Importers of Chilean clementines expects the packaging trend toward bags and away from boxes to continue in 2011.

The traditional retail 5-pound box gained traction in the Spanish and Moroccan clementine deals, said Mark Greenberg, senior vice president of procurement for Fisher Capespan Inc., St. Laurent, Quebec.

In time, boxes began to be associated in consumers’ minds with clementines and other seedless citrus varieties, Greenberg said.

Bags, in contrast, were assumed to contain navels or other seeded citrus varieties.

However, retailers and consumers finally overcome those associations and now prefer seedless Chilean clementines in 3-pound consumer bags, Greenberg said.

The advantages of small bags over larger boxes, he said, are many.

“You’re not forcing packers to use a pack that’s incredibly expensive, and you’re not giving consumers more than they want,” he said. “It allows for much more efficient movement, and we believe it’s a much better product.”

There is still some demand for boxes, but most of Fisher Capespan’s customers have made the switch to bags, Greenberg said.

Clementine marketers like Vancouver, British Columbia-based The Oppenheimer Group continue to make the switch to smaller consumer packs, said James Milne, business development director.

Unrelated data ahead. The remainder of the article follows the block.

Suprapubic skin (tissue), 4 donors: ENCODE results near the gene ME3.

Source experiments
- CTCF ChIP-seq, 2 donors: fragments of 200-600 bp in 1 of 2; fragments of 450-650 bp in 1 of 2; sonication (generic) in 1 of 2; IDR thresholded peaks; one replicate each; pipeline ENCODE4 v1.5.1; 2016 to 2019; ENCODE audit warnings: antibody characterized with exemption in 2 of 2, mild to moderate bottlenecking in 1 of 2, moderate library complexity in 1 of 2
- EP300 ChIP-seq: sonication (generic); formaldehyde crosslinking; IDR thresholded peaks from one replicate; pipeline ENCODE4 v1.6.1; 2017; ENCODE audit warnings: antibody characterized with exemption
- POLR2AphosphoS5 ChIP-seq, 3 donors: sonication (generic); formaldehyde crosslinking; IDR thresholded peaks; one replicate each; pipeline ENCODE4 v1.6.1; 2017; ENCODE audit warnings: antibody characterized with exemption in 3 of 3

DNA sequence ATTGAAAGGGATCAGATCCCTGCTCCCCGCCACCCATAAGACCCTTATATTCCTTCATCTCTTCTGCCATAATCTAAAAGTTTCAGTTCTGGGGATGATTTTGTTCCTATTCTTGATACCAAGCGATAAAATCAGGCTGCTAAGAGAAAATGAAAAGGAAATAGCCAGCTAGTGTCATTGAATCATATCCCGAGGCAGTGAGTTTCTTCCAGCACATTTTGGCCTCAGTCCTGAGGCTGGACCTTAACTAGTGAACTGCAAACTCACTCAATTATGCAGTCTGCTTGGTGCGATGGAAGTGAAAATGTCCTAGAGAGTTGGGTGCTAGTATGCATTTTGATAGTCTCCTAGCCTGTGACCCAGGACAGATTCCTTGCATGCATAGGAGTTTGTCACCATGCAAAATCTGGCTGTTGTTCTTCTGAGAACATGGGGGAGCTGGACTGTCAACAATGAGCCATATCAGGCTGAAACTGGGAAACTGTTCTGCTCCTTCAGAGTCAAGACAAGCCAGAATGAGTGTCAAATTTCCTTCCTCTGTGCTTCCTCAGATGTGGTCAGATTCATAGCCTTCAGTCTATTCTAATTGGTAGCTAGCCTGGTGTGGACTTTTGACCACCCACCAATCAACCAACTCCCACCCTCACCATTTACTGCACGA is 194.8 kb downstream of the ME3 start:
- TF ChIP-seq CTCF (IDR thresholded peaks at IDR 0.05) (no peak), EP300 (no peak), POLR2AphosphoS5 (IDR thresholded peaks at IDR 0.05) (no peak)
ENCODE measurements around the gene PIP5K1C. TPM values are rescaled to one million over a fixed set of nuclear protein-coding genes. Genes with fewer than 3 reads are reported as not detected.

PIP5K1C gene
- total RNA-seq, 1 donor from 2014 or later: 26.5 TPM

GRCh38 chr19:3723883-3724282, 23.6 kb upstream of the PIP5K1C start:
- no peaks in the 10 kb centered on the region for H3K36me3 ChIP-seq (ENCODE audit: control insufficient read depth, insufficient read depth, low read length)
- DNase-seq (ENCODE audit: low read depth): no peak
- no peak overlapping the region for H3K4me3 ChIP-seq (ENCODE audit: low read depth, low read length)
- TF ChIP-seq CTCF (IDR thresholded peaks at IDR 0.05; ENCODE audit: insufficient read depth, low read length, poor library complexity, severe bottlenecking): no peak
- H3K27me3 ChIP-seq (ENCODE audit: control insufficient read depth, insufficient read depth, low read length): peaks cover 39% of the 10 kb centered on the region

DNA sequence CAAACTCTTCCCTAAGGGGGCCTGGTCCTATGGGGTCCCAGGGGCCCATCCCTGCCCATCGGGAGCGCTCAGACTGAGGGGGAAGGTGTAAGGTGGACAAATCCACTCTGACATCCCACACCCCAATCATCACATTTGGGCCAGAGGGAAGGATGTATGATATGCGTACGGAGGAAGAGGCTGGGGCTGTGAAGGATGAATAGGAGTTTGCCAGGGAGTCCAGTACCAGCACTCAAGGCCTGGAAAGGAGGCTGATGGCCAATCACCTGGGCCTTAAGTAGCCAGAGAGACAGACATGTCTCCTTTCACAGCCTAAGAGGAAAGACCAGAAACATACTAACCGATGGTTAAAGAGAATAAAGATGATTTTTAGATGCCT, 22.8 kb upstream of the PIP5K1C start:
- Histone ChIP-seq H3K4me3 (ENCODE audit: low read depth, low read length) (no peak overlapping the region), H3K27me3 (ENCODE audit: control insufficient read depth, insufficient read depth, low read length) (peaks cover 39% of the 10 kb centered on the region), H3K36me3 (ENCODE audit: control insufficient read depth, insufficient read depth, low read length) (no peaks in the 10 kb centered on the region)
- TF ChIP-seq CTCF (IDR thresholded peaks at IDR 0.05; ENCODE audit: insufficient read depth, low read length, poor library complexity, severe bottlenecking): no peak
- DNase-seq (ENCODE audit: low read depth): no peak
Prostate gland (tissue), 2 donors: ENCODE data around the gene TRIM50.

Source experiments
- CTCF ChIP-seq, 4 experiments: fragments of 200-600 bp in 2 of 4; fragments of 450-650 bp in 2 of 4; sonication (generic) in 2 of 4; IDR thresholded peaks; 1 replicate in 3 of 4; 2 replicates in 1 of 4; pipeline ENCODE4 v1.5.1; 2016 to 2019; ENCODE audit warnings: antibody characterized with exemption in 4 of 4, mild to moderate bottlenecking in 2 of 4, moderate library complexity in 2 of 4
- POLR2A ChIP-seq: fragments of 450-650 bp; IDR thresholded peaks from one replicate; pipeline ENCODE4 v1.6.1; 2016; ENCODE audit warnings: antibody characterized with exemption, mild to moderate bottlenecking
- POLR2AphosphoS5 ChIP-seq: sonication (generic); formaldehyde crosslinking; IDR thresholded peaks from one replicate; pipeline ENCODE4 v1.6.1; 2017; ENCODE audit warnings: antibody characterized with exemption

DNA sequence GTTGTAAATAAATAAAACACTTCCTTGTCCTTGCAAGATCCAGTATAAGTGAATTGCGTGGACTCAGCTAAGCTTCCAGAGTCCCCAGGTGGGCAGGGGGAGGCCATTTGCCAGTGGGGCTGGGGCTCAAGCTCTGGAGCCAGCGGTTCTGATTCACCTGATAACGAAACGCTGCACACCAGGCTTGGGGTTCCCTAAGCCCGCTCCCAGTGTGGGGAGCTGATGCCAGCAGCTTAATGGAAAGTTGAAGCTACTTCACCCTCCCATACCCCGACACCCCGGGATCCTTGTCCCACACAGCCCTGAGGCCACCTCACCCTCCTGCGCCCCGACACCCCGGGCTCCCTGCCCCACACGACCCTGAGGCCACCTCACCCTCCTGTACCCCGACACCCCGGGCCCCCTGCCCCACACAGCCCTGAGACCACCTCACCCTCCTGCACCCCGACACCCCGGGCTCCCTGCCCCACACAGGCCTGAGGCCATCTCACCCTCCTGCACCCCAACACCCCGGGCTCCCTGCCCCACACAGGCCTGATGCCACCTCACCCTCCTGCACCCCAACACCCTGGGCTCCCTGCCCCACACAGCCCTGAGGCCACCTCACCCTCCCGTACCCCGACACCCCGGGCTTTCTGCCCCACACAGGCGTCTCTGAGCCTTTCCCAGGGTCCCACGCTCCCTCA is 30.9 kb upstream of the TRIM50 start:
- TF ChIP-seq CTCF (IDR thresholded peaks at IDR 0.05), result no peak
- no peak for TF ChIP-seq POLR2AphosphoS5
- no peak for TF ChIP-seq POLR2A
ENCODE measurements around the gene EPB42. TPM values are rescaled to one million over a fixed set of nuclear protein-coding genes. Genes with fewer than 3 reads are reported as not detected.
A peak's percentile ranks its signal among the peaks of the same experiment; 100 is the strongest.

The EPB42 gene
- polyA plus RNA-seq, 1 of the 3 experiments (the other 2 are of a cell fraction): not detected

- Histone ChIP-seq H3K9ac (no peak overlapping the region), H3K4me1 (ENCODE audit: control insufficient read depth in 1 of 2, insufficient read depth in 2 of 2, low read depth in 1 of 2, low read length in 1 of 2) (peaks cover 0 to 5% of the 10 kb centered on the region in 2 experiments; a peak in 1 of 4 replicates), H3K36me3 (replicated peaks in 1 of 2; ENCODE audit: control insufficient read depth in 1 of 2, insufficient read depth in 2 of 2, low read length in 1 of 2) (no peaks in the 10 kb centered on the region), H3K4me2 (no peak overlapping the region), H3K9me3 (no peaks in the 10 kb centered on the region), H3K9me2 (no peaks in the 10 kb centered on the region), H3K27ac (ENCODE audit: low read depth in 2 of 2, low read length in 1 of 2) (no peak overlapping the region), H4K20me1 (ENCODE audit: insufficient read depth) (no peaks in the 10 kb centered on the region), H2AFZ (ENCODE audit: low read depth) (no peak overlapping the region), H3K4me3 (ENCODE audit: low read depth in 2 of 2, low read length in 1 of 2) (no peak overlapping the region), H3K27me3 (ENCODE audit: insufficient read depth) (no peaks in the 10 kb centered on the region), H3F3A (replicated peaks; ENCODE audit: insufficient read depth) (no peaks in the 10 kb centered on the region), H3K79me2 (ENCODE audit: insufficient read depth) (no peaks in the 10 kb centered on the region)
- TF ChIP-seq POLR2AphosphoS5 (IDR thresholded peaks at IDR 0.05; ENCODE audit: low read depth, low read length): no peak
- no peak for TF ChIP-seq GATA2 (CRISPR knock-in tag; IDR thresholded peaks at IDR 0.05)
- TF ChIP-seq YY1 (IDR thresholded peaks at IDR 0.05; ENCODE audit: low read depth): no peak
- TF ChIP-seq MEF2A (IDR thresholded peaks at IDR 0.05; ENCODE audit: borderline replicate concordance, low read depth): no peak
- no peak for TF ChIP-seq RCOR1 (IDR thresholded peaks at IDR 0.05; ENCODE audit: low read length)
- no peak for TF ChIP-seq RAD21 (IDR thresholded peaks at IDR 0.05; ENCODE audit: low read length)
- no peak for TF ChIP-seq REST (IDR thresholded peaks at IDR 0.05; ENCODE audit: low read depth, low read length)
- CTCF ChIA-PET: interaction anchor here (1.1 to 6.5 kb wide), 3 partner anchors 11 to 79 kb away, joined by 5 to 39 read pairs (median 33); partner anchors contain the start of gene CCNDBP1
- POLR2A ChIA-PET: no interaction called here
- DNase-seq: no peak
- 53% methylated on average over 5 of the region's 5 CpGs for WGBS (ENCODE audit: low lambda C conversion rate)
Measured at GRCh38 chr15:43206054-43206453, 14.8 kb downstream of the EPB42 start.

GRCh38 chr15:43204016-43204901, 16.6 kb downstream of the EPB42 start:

The formerly dominant 5-pound box is being replaced more and more by 2- and 3-pound bags, Milne said.

One reason for the trend, Milne says, is the incidence of waste. Consumers are more likely to get through a 2- or 3-pounder before fruit goes bad.

Another is economics. While the economy isn’t slumping like it was two or three years ago, consumers are still watching their pocketbooks.

And for many, a $8.99 price point on a box of clementines is just too high.

“(About $3), $3.99 or $4.99 (for a smaller bag) keeps the price relatively respectable,” Milne said.

In another packaging trend, Oppenheimer could ship more Chilean clementines this year in premium bags with “high-end graphics and strong presentation,” Milne said.

It’s not just consumers who have come to prefer bags to boxes, said Matt Gordon, Chilean program manager for DNE World Fruit Sales, Fort Pierce, Fla.

“A lot of exporters don’t like to pack in that box,” he said. “In the past there were a lot of 5-pound boxes, but it’s swung so far toward bags.”

DNE will still pack some boxes for customers once fruit arrives from Chile, Gordon said, but about 80% is shipped out in bags.

David Mixon, senior vice president and chief marketing officer of Seald Sweet in Vero Beach, Fla., also sees the trend toward bags continuing.

“It’s sticker shock, when consumers are looking at $8 or $9 for a box or $3 or $4 for a bag,” he said. “And that does make a difference, especially in this day and age.”